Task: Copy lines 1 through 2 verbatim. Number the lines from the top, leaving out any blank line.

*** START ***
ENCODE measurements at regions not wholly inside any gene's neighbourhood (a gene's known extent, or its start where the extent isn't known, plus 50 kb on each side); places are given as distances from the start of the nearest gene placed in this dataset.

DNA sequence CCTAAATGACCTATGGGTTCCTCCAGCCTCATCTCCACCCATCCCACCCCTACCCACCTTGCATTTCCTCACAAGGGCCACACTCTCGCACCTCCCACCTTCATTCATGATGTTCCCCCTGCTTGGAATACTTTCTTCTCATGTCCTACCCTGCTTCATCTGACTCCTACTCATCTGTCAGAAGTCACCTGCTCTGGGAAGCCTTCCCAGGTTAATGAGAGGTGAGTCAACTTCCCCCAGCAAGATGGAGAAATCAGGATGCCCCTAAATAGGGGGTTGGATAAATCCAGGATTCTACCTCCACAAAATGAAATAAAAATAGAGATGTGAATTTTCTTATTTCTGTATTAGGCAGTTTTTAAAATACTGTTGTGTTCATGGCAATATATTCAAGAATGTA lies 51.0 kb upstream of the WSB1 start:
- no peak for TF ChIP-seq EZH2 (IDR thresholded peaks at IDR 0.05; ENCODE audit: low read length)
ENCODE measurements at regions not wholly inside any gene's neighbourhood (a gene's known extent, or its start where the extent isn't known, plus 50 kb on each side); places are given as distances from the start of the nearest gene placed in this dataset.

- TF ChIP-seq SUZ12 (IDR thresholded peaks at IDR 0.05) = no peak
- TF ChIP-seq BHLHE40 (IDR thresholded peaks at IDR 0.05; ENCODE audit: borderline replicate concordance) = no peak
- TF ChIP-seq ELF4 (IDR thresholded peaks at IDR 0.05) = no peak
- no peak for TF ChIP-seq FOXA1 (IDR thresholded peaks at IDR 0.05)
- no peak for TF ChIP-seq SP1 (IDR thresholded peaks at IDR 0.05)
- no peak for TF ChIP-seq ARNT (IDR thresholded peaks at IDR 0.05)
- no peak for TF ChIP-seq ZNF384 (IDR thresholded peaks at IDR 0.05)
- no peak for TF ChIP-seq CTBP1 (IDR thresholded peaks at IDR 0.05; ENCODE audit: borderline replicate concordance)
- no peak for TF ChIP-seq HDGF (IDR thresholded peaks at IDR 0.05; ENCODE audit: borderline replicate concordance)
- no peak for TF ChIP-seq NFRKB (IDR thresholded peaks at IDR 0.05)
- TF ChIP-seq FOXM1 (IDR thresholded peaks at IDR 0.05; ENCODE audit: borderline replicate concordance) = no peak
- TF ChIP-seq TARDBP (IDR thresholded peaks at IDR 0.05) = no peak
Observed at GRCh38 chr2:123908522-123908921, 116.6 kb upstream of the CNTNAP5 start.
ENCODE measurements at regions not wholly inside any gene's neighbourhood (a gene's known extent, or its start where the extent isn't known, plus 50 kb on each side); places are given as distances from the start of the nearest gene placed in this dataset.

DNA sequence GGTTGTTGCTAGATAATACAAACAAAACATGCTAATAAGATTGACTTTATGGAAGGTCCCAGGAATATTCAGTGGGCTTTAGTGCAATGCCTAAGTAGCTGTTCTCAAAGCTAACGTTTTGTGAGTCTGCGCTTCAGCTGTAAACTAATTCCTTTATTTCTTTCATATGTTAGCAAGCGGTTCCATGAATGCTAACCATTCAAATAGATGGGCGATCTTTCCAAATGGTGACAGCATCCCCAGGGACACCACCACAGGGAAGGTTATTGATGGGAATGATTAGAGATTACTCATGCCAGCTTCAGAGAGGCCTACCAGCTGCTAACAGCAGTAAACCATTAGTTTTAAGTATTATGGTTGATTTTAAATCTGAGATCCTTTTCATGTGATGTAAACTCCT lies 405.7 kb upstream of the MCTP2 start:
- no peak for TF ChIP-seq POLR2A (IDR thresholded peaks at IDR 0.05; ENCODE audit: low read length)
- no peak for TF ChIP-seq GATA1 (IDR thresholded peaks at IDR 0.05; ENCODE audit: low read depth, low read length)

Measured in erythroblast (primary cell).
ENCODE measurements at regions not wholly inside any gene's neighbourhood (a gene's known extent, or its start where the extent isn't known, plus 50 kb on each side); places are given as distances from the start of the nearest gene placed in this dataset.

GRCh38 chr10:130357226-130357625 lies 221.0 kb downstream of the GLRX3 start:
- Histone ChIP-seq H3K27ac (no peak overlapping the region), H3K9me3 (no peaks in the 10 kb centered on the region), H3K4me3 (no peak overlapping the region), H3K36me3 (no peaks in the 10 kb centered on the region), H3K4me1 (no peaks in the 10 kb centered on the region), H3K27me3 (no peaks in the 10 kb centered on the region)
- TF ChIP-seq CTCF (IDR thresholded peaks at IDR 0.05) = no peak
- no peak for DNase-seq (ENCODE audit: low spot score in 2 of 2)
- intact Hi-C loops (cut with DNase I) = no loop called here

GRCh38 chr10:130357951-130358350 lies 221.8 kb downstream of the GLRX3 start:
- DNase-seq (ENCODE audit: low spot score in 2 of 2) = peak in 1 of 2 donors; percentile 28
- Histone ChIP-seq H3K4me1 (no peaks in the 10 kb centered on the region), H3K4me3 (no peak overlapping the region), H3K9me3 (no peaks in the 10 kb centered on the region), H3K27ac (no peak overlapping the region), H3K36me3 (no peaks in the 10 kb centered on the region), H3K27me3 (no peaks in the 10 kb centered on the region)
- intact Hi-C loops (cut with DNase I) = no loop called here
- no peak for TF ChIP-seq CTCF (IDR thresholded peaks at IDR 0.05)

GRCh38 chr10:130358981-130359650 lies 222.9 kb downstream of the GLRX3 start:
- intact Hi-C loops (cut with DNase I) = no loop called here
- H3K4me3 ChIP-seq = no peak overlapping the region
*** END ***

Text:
ENCODE measurements at regions not wholly inside any gene's neighbourhood (a gene's known extent, or its start where the extent isn't known, plus 50 kb on each side); places are given as distances from the start of the nearest gene placed in this dataset.

DNA sequence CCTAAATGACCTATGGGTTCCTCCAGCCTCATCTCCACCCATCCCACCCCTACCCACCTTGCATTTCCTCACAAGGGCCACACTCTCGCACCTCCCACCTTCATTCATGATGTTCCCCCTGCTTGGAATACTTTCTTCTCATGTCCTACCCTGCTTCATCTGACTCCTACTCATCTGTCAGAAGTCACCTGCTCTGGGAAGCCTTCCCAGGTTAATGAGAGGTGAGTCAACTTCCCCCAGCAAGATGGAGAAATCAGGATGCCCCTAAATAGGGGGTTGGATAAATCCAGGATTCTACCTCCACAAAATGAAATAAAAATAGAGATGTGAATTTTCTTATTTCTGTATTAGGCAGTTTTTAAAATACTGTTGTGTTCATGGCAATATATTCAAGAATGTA lies 51.0 kb upstream of the WSB1 start: